Conclusion

In our first report(24) on the survey results, we called on law schools and the profession to work together to ensure that new graduates have the necessary foundations to enter the profession. We recommended that law schools work with employers and the legal community to develop measurable learning outcomes—and create and reward law school programs and courses that develop the requisite personal characteristics, professional competencies, and legal skills. We also recommended that legal employers prioritize the characteristics, competencies, and legal skills they value in their hiring practices.

The emphasis on experience that we described in this report is both heartening and actionable. It suggests that as schools and the profession begin to consider 1) how to ensure law graduates have the necessary foundations and 2) how to hire new lawyers based on those foundations, they can start with experience. Law schools and employers may develop a common language for those experiences that clarifies what they are and how they benefit students. Experience may happen in a typical legal setting, in a clinic, or in a classroom. It may happen as part of the standard curriculum or as a supplement to the curriculum. It may become the primary criterion in hiring or it may supplement an employer’s existing criteria. While we do not believe there is only one way to ensure new lawyers have the foundations they need to be whole lawyers, we do believe the path toward a system that prepares lawyers who are ready to enter the profession will be elevated and supported by experience-focused learning and hiring.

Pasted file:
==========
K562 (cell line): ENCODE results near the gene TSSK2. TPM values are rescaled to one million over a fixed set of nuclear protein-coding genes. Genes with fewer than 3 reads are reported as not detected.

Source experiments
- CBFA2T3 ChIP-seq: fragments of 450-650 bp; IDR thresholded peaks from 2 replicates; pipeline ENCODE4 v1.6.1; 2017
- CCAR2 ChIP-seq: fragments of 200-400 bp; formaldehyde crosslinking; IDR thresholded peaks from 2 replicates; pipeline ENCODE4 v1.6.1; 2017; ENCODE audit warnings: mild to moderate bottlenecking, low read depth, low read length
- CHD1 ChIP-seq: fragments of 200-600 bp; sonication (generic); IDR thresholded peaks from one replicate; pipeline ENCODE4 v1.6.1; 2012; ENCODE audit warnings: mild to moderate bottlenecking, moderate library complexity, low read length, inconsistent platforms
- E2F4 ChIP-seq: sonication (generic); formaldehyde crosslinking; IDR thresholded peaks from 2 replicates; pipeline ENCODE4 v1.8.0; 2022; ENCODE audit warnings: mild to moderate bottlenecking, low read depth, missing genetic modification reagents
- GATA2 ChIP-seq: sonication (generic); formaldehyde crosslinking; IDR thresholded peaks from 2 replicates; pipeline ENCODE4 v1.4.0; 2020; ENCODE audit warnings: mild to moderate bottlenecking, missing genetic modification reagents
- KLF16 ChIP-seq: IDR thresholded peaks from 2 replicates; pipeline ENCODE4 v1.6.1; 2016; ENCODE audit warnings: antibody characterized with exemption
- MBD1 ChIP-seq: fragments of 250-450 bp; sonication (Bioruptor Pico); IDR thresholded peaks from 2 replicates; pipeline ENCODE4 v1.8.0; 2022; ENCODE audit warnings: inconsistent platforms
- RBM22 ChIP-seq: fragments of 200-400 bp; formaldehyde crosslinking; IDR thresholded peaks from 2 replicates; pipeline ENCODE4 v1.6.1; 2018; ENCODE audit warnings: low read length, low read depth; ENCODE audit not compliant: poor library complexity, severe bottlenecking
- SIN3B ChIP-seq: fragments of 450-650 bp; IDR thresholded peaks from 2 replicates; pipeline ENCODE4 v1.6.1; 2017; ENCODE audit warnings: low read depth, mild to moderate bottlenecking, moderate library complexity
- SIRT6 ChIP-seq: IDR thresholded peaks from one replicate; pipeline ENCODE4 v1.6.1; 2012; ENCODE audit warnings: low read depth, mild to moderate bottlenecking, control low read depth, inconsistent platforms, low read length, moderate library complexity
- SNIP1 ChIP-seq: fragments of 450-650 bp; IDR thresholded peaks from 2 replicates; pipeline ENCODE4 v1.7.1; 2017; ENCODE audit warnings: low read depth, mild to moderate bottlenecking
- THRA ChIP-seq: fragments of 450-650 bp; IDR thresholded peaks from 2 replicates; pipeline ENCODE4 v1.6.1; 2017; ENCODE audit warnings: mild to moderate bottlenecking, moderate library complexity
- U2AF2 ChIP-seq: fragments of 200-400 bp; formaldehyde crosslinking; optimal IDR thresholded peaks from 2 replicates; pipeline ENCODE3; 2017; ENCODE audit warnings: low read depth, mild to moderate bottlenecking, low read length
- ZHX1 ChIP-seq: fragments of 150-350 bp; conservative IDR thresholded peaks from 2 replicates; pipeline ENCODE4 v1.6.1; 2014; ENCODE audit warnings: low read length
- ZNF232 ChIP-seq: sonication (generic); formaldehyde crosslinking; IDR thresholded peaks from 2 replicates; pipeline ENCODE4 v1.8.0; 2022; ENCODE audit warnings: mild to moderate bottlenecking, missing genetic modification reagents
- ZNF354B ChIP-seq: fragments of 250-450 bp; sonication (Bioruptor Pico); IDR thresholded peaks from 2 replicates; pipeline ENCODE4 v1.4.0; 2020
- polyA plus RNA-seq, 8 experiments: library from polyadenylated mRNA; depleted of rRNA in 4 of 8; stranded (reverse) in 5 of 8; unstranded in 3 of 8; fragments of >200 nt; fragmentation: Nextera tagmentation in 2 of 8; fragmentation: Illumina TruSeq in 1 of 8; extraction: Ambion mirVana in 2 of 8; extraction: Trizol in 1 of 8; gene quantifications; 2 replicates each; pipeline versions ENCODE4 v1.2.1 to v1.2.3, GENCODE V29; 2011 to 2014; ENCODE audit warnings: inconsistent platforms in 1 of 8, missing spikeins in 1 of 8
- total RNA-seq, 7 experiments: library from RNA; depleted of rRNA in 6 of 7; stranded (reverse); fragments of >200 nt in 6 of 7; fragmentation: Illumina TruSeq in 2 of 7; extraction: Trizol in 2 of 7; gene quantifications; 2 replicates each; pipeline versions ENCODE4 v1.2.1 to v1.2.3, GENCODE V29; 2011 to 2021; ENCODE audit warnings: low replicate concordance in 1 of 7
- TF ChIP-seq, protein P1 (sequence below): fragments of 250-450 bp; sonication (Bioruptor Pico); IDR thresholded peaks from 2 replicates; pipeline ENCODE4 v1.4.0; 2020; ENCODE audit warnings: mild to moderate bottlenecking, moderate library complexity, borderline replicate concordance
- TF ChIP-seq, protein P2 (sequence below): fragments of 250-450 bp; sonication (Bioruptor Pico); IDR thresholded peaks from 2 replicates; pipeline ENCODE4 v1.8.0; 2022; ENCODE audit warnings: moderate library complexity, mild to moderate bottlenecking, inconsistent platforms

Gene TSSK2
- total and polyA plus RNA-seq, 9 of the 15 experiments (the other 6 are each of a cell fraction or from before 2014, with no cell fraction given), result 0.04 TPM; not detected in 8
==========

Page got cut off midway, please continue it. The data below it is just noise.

Endnotes:

24.  THE WHOLE LAWYER, supra note 1.